Look at the definition of ScriptTimePoint in Code\Framework\AzCore\AzCore\Script\ScriptTimePoint.h:

class ScriptTimePoint
{
public:
    AZ_TYPE_INFO(ScriptTimePoint, "{4c0f6ad4-0d4f-4354-ad4a-0c01e948245c}");
    AZ_CLASS_ALLOCATOR(ScriptTimePoint, SystemAllocator, 0);

    ScriptTimePoint()
        : m_timePoint(AZStd::chrono::system_clock::now()) {}
    //...
}

And system_clock::now() in Code\Framework\AzCore\AzCore\std\chrono\clocks.h:

class system_clock
{
public:
    //...
    static time_point now() { return time_point(duration(AZStd::GetTimeNowMicroSecond())); }
    //...
};

All of this is inlined leaving us with no way to correctly initialize ScriptTimePoint in Rust.

There’s a few different ways to deal with this:

extern "C" {
      #[link_name = "\u{1}?now@system_clock@chrono@AZStd@@SA?AV?$time_point@Vsystem_clock@chrono@AZStd@@V?$duration@_JV?$ratio@$00$0PECEA@@AZStd@@@23@@23@XZ"]
      pub fn system_clock_now() -> root::AZStd::chrono::system_clock_time_point;
  }
  impl system_clock {
      #[inline]
      pub unsafe fn now() -> root::AZStd::chrono::system_clock_time_point {
          system_clock_now()
      }
  }
  • Wrap the function and export it from C++:
extern "C" {
      time_point system_clock_now() {
          return system_clock::now();
      }
  }

Then in Rust:

extern "C" {
      pub fn system_clock_now() -> time_point;
  }
  • Re-implement the helper in Rust:
impl AZStd::chrono::system_clock {
      pub fn now() -> AZStd::chrono::system_clock_time_point {
          unsafe {
              let time = AZStd::GetTimeNowMicroSecond();
              let duration = AZStd::chrono::duration::from_duration_rep(time);
              AZStd::chrono::time_point::from_time_point_duration(duration)
          }
      }
  }

  impl<Rep> AZStd::chrono::duration<Rep> {
      pub fn from_duration_rep(val: Rep) -> Self {
          Self { m_rep: val, _phantom_0: PhantomData }
      }
  }

  impl<Duration> AZStd::chrono::time_point<Duration> {
      pub fn from_time_point_duration(val: Duration) -> Self {
          Self { m_d: val, _phantom_0: PhantomData }
      }
  }

At the moment, some combination of the first two seems like the right choice:

  1. Requires least amount of code to write/debug/maintain
  2. If original C++ code is removed/renamed, we’ll get a compile time error to update the wrapper
  3. Leverage bindgen to automatically generate Rust bindings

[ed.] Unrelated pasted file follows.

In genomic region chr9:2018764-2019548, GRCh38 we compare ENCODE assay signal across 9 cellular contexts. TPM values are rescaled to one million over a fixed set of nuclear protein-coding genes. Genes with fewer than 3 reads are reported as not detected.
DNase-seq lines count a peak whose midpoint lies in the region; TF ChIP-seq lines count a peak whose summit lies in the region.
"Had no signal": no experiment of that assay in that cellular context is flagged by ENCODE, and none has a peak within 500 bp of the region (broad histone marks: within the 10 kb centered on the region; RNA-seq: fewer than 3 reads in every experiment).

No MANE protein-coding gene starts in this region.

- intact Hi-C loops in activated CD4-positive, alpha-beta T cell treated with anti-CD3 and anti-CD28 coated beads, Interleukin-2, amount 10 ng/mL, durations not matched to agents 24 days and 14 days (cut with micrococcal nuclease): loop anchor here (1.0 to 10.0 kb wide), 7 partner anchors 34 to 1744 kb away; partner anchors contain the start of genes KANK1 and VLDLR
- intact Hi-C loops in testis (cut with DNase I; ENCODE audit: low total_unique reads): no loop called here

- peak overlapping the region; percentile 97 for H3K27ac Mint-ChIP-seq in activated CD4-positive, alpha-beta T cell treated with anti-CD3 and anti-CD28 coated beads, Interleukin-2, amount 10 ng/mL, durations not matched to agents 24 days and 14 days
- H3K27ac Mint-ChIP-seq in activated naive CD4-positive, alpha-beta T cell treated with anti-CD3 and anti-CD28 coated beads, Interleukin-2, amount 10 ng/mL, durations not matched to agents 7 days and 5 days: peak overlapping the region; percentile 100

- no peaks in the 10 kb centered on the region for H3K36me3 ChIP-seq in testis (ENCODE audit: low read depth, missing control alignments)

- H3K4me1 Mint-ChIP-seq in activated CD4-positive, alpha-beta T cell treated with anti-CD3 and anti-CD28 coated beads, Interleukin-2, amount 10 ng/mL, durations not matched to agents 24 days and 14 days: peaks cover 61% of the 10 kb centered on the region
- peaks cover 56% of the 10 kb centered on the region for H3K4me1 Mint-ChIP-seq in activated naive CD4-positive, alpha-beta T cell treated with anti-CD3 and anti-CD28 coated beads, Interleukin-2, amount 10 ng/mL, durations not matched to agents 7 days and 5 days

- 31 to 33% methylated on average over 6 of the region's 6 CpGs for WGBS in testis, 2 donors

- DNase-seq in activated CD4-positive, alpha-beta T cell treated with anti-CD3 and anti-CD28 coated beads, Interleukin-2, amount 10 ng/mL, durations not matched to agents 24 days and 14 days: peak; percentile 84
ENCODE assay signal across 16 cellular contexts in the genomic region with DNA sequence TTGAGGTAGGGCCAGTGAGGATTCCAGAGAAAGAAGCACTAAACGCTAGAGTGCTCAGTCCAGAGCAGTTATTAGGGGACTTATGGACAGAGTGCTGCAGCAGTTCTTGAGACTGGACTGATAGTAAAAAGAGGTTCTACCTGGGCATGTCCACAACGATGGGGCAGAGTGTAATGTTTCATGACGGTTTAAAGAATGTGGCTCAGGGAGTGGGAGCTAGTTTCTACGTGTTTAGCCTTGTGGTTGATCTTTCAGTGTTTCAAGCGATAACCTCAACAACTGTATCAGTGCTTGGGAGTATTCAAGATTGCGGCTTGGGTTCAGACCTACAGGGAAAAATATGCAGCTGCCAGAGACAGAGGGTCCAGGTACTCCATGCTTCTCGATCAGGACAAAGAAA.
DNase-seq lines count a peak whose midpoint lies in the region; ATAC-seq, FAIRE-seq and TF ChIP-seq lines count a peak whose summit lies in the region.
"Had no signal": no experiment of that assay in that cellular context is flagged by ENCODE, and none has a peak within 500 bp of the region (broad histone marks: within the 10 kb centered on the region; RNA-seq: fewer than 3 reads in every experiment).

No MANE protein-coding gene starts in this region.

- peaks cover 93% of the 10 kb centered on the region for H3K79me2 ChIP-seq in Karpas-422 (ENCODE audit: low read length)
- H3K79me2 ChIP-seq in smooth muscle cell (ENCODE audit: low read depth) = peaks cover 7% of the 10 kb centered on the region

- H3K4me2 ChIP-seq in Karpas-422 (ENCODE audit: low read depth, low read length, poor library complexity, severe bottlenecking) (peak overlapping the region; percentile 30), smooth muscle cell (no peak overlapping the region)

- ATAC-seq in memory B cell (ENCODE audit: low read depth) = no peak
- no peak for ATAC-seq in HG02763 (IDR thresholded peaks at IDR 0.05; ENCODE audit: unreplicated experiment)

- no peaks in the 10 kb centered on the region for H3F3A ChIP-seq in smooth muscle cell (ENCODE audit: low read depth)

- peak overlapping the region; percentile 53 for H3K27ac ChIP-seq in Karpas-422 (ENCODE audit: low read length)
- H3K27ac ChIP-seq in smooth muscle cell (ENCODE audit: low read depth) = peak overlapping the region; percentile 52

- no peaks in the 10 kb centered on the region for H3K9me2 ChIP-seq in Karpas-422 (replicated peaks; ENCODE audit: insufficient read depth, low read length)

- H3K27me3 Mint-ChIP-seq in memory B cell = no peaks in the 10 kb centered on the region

Solution

First, we create wrappers in a C++ static library to access from Rust:

// RustAz.h
namespace AZStd {
    namespace chrono {
        system_clock::time_point system_clock_now()
        {
            return system_clock::now();
        }
    }
}
// RustAz.cpp
#include "RustAz.h"

RustAz/wscript to produce RustAz.lib:

def build(bld):
    bld.CryEngineStaticLibrary(
        target = 'RustAz',
        #...
    )

Build, and dumpbin /symbols <root>BinTemp\win_x64_vs2017_profile\Code\Framework\RustAz\RustAz\RustAz.lib confirms it is an externally visible symbol defined in the library:

287 00000000 SECT113 notype () External | 

?system_clock_now@chrono@AZStd@@YA?AV?$time_point@Vsystem_clock@chrono@AZStd@@V?$duration@_JV?$ratio@$00$0PECEA@@AZStd@@@23@@12@XZ 

(class AZStd::chrono::time_point<class AZStd::chrono::system_clock,class AZStd::chrono::duration< __int64,class AZStd::ratio<1,1000000> > >__ cdecl AZStd::chrono::system_clock_now(void))

Next, process RustAz.h with bindgen to generate the Rust bindings:

pub mod AZStd {
    pub mod chrono {
        extern "C" {
            #[link_name = "\u{1}?system_clock_now@chrono@AZStd@@YA?AV?$time_point@Vsystem_clock@chrono@AZStd@@V?$duration@_JV?$ratio@$00$0PECEA@@AZStd@@@23@@12@XZ"]
            pub fn system_clock_now() -> root::AZStd::chrono::system_clock_time_point;
        }
    }
}

Ebus-in’

From Rust we can now make a request via the ebus and receive a simple result:

unsafe {
    use lmbr_sys::root::{AZ, AZStd};
    let mut current_time = AZ::ScriptTimePoint { m_timePoint: AZStd::chrono::system_clock_now() } ;
    lmbr_sys::TickRequestBus_BroadcastResult_GetTimeAtCurrentTick(&mut current_time);
    info!("GetTimeAtCurrentTick {:?}", current_time);
}

I must admit, the prospect of having to re-write and manually maintain extensive bindings is daunting and dissuades me from wanting to continue pursuing this. However, there doesn’t seem to be a better option until bindgen gets support for more than the most trivial C++.

Posted on by:

Discussion

pic
Editor guide